Many illegal workers with fake documents are hired by small and large industries. The illegal workers are willing to accept lower salaries for otherwise high paying jobs required to keep American blue collar workers The vote-bank driven politicians have yet to figure out how to keep jobs of potential blue collar voters away from undocumented immigrants.

Many undocumented immigrants work as household services providers. The well-to-do as well as two income families appreciate the value of reliable household help at affordable prices. Many contractors in housing industry hire immigrants for construction jobs at wages lower than that demanded by the union workers. It is a politically unacceptable but business sense wise acceptable reality. The media have reported from time to time scandals of hired illegal domestic workers by want-to-be elected politicians and nominees to bureaucratic and judicial benches seeking congressional approvals.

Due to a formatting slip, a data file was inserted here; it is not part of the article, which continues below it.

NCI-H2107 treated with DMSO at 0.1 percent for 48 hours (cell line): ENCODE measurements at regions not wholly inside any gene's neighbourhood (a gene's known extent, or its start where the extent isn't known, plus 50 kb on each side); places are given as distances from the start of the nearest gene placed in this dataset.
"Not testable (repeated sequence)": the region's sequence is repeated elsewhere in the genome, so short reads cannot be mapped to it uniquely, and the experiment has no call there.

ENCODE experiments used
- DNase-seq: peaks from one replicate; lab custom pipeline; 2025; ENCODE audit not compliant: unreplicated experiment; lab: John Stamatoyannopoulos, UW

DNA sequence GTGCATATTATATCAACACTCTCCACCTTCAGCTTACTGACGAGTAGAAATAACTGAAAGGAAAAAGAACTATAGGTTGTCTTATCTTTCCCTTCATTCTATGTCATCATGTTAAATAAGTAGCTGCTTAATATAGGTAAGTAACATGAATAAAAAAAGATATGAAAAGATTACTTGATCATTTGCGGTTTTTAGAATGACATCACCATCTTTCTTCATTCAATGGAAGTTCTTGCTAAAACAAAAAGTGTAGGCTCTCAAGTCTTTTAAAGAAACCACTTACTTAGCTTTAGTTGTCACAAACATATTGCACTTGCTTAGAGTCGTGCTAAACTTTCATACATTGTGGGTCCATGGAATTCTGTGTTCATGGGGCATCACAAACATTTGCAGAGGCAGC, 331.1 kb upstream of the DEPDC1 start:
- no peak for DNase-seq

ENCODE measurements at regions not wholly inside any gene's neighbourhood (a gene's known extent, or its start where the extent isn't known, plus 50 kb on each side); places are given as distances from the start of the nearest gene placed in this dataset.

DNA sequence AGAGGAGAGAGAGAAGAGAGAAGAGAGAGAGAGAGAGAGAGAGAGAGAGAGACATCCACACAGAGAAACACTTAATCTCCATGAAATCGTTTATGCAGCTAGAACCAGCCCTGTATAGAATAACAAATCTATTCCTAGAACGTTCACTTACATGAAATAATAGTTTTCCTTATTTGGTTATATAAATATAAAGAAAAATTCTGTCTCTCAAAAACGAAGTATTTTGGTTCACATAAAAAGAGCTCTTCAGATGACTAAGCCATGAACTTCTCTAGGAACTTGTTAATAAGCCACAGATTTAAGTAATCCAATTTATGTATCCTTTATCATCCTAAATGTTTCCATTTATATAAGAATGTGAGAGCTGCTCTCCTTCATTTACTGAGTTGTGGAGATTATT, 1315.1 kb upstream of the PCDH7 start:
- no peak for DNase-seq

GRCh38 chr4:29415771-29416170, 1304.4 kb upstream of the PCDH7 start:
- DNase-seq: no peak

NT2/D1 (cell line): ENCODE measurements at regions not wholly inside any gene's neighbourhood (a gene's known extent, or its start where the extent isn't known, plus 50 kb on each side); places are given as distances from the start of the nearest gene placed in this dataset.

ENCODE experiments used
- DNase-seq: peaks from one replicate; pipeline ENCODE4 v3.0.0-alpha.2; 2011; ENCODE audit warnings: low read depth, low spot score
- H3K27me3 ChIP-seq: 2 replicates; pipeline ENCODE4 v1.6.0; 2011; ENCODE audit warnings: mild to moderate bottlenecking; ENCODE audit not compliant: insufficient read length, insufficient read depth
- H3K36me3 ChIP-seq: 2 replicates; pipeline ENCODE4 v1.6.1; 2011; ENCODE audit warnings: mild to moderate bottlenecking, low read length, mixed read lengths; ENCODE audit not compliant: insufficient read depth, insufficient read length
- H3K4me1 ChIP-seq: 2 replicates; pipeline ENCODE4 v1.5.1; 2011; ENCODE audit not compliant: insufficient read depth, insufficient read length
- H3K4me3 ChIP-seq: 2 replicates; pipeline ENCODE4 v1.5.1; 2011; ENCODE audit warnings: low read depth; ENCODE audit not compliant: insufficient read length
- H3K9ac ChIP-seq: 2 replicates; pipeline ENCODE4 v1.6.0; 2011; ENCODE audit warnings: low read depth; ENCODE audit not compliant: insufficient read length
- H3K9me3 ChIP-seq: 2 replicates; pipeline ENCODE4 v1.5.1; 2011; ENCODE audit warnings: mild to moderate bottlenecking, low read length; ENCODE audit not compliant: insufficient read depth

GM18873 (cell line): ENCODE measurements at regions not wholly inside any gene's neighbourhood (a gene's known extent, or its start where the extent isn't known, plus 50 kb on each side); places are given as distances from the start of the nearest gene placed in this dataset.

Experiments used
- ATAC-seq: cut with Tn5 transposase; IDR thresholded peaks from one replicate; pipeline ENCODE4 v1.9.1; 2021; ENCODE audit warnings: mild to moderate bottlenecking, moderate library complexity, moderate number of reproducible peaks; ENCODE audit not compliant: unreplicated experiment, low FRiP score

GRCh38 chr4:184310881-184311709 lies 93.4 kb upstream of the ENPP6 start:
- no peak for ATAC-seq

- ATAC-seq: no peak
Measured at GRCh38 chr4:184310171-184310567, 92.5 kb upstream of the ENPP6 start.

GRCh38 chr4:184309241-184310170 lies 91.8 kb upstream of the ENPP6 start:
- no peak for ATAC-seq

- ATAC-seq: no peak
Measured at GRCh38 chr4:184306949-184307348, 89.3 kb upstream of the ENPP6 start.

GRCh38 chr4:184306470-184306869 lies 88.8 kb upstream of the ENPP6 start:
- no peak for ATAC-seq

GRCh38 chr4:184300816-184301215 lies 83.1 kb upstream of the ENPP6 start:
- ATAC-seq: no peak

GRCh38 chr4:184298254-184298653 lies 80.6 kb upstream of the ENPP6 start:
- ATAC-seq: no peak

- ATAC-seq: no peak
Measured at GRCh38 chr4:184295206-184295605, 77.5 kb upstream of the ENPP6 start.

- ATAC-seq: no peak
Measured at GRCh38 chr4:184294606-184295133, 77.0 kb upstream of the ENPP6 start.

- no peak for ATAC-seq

Global Jihadi Terrorism and Extremism 

For a decade America has faced challenges from terrorism, extremism and jihadism. Neutralizing global network of al Qaeda terrorists is a war of necessity. Taliban co-linked al Qaeda ruled Afghanistan for years 1996 – 2001. The master-minds of the 9/11 terrorist attackers were in Afghanistan before they were driven out (2001-02) in the ‘War on Terrorism by heavy American bombings. The surviving Taliban and al Qaeda operatives have regrouped in the safe heavens of the Af-Pak tribal region.

It is taking more than a decade to stabilize the Af-Pak region as President Obama gave American and NATO troops in Afghanistan time until 2014 to stabilize it and handover defense to a well trained Afghan army of estimated 300,000 troops to counter potential threats from its neighbors. America must not forget the lessons and the consequences that followed the events of the 9/11 attacks by the al Qaeda terrorist trained in the Af-Pak region. If the Afghan army is not up to the challenges, American pull out from Afghanistan may offer an opportunity for Pakistan army and its surrogate jihadi Taliban to again roam freely in the Af-Pak region.

Bubbles driven Economy